A Buddhist Ethic Without Karmic Rebirth?
05/02/2010 11:14 (GMT+7)
Is a viable and authentic Buddhist ethic possible without the prospect of rebirth governed by one's karmic past? This paper explores traditional and contemporary views on karma with a view to determining the importance of this doctrine for practical ethics in the West. The Theravāda emphasis on the personal nature of karma is discussed first, followed by a consideration of the evolution of a social dimension to the doctrine in the Mahāyāna.
Are There “Human Rights” in Buddhism?
05/02/2010 11:18 (GMT+7)
It is difficult to think of a more urgent question for Buddhism in the late twentieth century than human rights. Human rights issues in which Buddhism has a direct involvement, notably in the case of Tibet, feature regularly on the agenda in superpower diplomacy. The political, ethical and philosophical questions surrounding human rights are debated vigourously in political and intellectual circles throughout the world. Yet despite its contemporary significance, the subject has merited hardly a footnote in mainstream academic research and publication in the field of Buddhist Studies.

Buddhism and Medical Ethics: A Bibliographic Introduction
05/02/2010 11:25 (GMT+7)
This article provides an introduction to some contemporary issues in medical ethics and the literature which addresses them from a Buddhist perspective. The first part of the article discusses Buddhism and medicine and outlines some of the main issues in contemporary medical ethics. In the rest of the paper three subjects are considered: i) moral personhood, ī) abortion, and īi) death, dying and euthanasia.
Buddhism and the Morality of Abortion
05/02/2010 11:30 (GMT+7)
It is quite clear from a variety of sources that abortion has been severely disapproved of in the Buddhist tradition. It is also equally clear that abortion has been tolerated in Buddhist Japan and accommodated under exceptional circumstances by some modern Buddhists in the U.S. (1) Those sources most often cited that prohibit abortion are Theravaadin and ancient. By contrast, Japanese Buddhism as well as the traditions out of which a more lenient approach emerges are more recent and Mahaayaana traditions.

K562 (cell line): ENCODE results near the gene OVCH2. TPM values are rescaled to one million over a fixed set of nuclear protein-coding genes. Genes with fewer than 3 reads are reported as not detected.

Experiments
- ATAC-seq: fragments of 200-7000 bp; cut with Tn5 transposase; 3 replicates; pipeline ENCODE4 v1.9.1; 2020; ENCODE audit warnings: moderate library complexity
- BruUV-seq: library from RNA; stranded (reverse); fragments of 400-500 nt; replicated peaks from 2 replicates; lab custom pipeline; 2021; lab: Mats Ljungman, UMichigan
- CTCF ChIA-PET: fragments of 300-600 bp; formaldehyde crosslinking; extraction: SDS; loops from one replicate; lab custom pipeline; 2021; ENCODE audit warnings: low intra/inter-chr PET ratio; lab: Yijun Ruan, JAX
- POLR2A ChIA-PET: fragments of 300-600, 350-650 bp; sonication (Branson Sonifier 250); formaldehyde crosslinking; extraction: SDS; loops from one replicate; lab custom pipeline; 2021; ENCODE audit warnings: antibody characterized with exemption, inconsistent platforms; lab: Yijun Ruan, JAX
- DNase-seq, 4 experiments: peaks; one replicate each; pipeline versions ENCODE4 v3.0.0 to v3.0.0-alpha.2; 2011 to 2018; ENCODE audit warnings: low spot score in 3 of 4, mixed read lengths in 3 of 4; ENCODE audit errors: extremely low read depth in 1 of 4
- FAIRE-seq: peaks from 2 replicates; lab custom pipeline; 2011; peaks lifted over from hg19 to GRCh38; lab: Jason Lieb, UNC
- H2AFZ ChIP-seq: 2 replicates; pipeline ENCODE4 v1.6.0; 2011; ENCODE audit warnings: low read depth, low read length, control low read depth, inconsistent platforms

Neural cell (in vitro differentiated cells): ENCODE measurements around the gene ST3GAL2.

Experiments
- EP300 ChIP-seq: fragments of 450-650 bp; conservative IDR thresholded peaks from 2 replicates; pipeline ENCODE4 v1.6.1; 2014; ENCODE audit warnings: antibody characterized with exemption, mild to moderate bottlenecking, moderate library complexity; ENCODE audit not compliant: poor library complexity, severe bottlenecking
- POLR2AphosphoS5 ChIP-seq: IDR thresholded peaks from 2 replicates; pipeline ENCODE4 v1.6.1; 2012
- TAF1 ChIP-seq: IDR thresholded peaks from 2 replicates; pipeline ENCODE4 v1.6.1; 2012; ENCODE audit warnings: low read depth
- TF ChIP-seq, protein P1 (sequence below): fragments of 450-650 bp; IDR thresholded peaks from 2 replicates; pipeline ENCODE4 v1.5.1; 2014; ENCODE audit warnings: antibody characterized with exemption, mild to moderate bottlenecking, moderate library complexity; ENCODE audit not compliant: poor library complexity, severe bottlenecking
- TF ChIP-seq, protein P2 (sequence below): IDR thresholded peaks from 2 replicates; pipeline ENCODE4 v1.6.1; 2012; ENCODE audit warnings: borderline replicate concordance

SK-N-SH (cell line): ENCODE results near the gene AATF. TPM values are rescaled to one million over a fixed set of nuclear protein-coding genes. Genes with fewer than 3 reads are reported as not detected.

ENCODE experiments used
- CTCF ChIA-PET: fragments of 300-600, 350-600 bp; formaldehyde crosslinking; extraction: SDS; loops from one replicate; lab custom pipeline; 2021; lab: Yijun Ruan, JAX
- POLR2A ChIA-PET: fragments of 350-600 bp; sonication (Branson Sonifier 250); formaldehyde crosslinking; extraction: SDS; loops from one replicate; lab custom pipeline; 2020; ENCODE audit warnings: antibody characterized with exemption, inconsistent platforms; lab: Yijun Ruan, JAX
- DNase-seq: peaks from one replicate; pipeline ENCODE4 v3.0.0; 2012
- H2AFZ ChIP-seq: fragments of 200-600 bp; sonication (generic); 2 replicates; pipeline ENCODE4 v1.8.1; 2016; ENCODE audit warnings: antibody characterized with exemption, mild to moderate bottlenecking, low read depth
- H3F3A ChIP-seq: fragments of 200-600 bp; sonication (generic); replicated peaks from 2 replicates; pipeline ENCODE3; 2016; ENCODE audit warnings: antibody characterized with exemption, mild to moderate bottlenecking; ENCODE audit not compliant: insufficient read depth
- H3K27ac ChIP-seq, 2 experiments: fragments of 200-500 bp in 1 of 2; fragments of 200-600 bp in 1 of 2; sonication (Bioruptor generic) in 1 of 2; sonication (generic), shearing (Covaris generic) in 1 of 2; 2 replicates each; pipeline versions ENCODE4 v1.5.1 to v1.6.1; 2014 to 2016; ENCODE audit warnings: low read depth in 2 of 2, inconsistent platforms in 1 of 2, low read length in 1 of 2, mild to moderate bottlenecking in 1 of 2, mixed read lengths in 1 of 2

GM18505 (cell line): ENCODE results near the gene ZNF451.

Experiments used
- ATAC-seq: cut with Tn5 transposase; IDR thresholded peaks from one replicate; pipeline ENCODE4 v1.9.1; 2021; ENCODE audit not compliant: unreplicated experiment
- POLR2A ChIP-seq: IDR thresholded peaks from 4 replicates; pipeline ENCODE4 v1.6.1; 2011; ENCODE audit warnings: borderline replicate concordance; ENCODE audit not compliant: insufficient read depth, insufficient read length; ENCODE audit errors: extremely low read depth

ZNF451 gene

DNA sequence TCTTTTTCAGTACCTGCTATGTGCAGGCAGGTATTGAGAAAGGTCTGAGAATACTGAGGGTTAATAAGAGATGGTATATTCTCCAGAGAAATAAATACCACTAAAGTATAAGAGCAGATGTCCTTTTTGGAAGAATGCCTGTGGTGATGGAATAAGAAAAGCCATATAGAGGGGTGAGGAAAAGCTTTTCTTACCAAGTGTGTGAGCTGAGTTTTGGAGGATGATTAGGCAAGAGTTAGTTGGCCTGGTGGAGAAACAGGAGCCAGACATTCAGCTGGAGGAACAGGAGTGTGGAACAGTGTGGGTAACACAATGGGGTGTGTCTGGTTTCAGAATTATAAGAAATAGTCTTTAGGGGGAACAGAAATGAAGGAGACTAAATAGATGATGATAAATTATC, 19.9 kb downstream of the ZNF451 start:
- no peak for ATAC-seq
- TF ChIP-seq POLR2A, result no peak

Buddhist Ethics in Western Context: The Virtues Approach
05/02/2010 11:35 (GMT+7)
Contemporary Buddhism increasingly seeks to make itself understood in modern terms and to respond to contemporary conditions. Buddhism's legitimation in the West can be partially met by demonstrating that Buddhist morality is a virtue-oriented, character-based, community-focused ethics, commensurate with the Western "ethics of virtue" tradition.
Compassion
05/02/2010 11:38 (GMT+7)
On behalf of all the people of Tibet, I would like to thank all those who have taken an interest in the culture of Tibet and its traditions, both spiritual and secular. I thank you for all you are doing to make sure these traditions do not disappear.

Curbing Anger Spreading Love
18/04/2010 02:54 (GMT+7)
Ideally, education is the principal tool of human growth, essential for transforming the unlettered child into a mature and responsible adult. Yet everywhere today, both in the developed world and the developing world, we can see that formal education is in serious trouble. Classroom instruction has become so routinized and flat that children often consider school an exercise in patience rather than an adventure in learning.
Emotions - Working with Anger
18/04/2010 02:53 (GMT+7)
Anger seems to be an emotion that people have a lot of difficulty with, so I'd like to talk about how to deal specifically when such an emotion occurs. Say you're sitting and anger appears and you think, "Oh no - anger!" - that's resistance. But what about, "Oh, great, anger!"? Do you see the difference? We are usually very accepting of the moment when the bird sings, but with anger it is more difficult.

Happiness, Unhappiness and Nibbana
18/04/2010 02:53 (GMT+7)
The goal of Buddhist meditation is Nibbana. We incline towards the peace of Nibbana and away from the complexities of the sensual realm, the endless cycles of habit. Nibbana is a goal that can be realised in this lifetime, we don't have to wait until we die to know if it's real.
Homosexuality and Theravada Buddhism
18/04/2010 02:50 (GMT+7)